In any case, I admit I am not sure what to make of Roy right now, either during his UNC tenure, or during his KU tenure, in regards to academic compliance issues. I don’t recall any academic compliance issues, or even rumors of any, during his KU years. And an NCAA inquiry reputedly exonerated UNC and Roy in this regard. But then an internal inquiry reputedly triggered by new information reputedly lead to a finding of serious, long term issues. I don’t know where this leads next. But I suspect we are likely to find our quite a bit in coming years. I hope what we learn is that Dean and Roy really were “the lepers with the most fingers”–t0 borrow from Robert Towne’s “The Two Jakes.” But Roy is also possibly near the end of his career and coaches nearing the ends of their careers appear vulnerable to be scapegoated for a multitude of sins that may, or may not, be their doing. Thus, though the internal inquiry certainly seems ominous, it seems possible that many axes of power are coming into serious conflict here and that there remains much more to be heard as it plays out. Universities are reputedly not monolithic organizations when it comes to their politics, and particularly when it comes to their more or less spun off private not-for-profit 501.c3 athletic departments. My recollection over the years has been that there has appeared to be quit a lot of power struggles in universities and athletic departments from time to time. Thus, I for one, will be keeping an eye out for stories and reports about the various axes of power trying to assert themselves at UNC regarding this issue in hopes of more fully grasping what may actually be going on.

    So: regardless of which inquiry eventually turns out closer to the truth, I am not yet inclined to exclude entirely the possibility that outside agendas may be at play in the way this event has been unfolding.

    I suspect the plot will thicken some, if/when the NCAA re-investigates and re-evaluates this situation in light of what UNC’s inquiry has revealed.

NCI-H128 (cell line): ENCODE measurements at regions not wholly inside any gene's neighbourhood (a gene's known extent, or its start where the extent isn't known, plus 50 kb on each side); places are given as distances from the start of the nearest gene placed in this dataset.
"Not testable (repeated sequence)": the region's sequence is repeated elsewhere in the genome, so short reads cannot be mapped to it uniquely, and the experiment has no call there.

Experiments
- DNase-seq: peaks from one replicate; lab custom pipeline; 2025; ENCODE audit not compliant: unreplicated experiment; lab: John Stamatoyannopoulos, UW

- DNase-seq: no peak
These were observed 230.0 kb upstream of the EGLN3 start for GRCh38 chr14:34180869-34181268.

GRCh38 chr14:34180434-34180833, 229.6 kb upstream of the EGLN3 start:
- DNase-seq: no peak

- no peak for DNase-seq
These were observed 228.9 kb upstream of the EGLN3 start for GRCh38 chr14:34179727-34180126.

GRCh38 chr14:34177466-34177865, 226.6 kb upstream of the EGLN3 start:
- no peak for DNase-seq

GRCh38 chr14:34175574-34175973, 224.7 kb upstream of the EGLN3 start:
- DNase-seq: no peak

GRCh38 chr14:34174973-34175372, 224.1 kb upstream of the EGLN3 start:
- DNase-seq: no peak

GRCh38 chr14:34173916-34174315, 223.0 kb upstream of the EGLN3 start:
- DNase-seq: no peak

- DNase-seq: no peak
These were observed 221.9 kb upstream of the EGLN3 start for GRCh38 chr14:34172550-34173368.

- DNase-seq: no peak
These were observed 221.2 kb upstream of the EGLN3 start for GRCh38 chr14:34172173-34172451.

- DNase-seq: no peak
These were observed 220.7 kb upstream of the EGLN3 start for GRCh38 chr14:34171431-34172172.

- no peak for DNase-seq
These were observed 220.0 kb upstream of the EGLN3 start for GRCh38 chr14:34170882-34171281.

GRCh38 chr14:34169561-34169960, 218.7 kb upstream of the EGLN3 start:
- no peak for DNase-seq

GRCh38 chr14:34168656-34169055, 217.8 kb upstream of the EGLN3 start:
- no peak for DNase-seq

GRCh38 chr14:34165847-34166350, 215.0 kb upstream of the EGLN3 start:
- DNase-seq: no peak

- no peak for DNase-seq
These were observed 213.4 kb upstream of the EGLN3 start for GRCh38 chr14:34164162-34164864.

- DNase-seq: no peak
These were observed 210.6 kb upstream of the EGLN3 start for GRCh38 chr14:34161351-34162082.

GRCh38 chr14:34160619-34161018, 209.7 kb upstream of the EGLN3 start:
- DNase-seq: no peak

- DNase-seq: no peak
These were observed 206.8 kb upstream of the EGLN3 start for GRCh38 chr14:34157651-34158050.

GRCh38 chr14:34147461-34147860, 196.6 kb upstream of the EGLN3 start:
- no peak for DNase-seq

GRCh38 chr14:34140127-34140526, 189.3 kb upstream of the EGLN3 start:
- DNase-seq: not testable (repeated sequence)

But how and to what end is beyond me right now.

    Regardless, this appears a troubled and unfortunate passage for college basketball and one KU fans should probably keep an eye on.

  • @JayHawkFanToo

    “Democracy is two wolves & a lamb. Freedom is a well armed lamb”

  • I’m having a hard time dealing with this situation at UNC. I don’t know what to think of Roy in this mess. I’ve had a past sore spot for Roy when he left and when he wouldn’t recruit back east. But that has long since past, and I remember many fond moments at Kansas with Roy at the helm. And Roy made up a lot of ground with me when he supported Kansas in the '08 finals. I still accept Roy as a Jayhawk, and always will. So I’m pulling for him, and I hope he is clean.

    I don’t harbor ill thoughts towards UNC either. We have too many ties with them, weaved back through history.

    I know this situation makes me wonder about our program. All I can say is that I’m hopeful we are running everything on the up and up.

  • @drgnslayr said:

    I know this situation makes me wonder about our program. All I can say is that I’m hopeful we are running everything on the up and up.

    Same here. It’s natural to be reflective when a story like this comes along.

    I take some comfort that kinds of kids we are recruiting has shifted – Ellis and Svi are pretty sharp kids as is Selden. Even Wiggins and Embiid seemed to be sincere in their interest to pursue academics.

    Aldrich finished his degree in 2013 and McLemore has returned to work on his degree as well.

  • @bskeet

    “I take some comfort that kinds of kids we are recruiting has shifted…”

    RIght on! And would kids with a background of academic excellence be interested in going to a university where diplomas are diluted to nothing more than a piece of toilet paper?

    If the claims are right at UNC, that has a degrading impact on the reputation of the university, hence following all the way down to the diplomas earned by hardworking students!

    If the claims are true… shouldn’t the entire university be investigated in depth to make sure there aren’t other situations with questionable ethics? If I was a student at UNC, I would want that. I would want the entire university investigated and (hopefully) given a clean bill of health to help legitimize the education standards used there.